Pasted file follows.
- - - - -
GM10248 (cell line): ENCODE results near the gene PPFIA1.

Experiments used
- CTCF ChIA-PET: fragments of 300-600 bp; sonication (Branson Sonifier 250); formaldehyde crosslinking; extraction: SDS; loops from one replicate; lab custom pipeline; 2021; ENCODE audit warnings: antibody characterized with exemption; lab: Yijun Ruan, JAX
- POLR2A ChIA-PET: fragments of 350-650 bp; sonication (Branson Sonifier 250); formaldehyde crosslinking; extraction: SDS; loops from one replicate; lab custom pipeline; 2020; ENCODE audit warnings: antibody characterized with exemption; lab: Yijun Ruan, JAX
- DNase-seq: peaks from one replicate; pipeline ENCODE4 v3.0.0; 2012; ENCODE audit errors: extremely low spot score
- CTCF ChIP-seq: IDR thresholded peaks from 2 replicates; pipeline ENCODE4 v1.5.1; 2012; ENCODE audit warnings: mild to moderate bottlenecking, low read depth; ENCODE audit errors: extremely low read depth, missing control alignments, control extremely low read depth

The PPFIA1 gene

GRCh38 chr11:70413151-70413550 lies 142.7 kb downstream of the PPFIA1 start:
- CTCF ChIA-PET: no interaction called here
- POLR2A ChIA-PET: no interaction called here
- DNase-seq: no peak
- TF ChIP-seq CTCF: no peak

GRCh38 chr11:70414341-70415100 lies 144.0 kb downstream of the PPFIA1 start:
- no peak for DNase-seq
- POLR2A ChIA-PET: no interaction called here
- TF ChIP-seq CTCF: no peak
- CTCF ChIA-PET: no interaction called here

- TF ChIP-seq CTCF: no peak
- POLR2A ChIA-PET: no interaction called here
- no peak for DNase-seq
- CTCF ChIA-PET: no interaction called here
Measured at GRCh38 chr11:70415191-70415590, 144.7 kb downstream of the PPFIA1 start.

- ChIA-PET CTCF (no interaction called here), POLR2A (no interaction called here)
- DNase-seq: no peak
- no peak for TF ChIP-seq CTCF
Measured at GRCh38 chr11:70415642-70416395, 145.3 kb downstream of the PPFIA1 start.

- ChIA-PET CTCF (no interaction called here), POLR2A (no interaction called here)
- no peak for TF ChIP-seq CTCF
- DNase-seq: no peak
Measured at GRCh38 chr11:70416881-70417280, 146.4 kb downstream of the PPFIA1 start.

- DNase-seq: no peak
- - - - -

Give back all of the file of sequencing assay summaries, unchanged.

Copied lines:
GM10248 (cell line): ENCODE results near the gene PPFIA1.

Experiments used
- CTCF ChIA-PET: fragments of 300-600 bp; sonication (Branson Sonifier 250); formaldehyde crosslinking; extraction: SDS; loops from one replicate; lab custom pipeline; 2021; ENCODE audit warnings: antibody characterized with exemption; lab: Yijun Ruan, JAX
- POLR2A ChIA-PET: fragments of 350-650 bp; sonication (Branson Sonifier 250); formaldehyde crosslinking; extraction: SDS; loops from one replicate; lab custom pipeline; 2020; ENCODE audit warnings: antibody characterized with exemption; lab: Yijun Ruan, JAX
- DNase-seq: peaks from one replicate; pipeline ENCODE4 v3.0.0; 2012; ENCODE audit errors: extremely low spot score
- CTCF ChIP-seq: IDR thresholded peaks from 2 replicates; pipeline ENCODE4 v1.5.1; 2012; ENCODE audit warnings: mild to moderate bottlenecking, low read depth; ENCODE audit errors: extremely low read depth, missing control alignments, control extremely low read depth

The PPFIA1 gene

GRCh38 chr11:70413151-70413550 lies 142.7 kb downstream of the PPFIA1 start:
- CTCF ChIA-PET: no interaction called here
- POLR2A ChIA-PET: no interaction called here
- DNase-seq: no peak
- TF ChIP-seq CTCF: no peak

GRCh38 chr11:70414341-70415100 lies 144.0 kb downstream of the PPFIA1 start:
- no peak for DNase-seq
- POLR2A ChIA-PET: no interaction called here
- TF ChIP-seq CTCF: no peak
- CTCF ChIA-PET: no interaction called here

- TF ChIP-seq CTCF: no peak
- POLR2A ChIA-PET: no interaction called here
- no peak for DNase-seq
- CTCF ChIA-PET: no interaction called here
Measured at GRCh38 chr11:70415191-70415590, 144.7 kb downstream of the PPFIA1 start.

- ChIA-PET CTCF (no interaction called here), POLR2A (no interaction called here)
- DNase-seq: no peak
- no peak for TF ChIP-seq CTCF
Measured at GRCh38 chr11:70415642-70416395, 145.3 kb downstream of the PPFIA1 start.

- ChIA-PET CTCF (no interaction called here), POLR2A (no interaction called here)
- no peak for TF ChIP-seq CTCF
- DNase-seq: no peak
Measured at GRCh38 chr11:70416881-70417280, 146.4 kb downstream of the PPFIA1 start.

- DNase-seq: no peak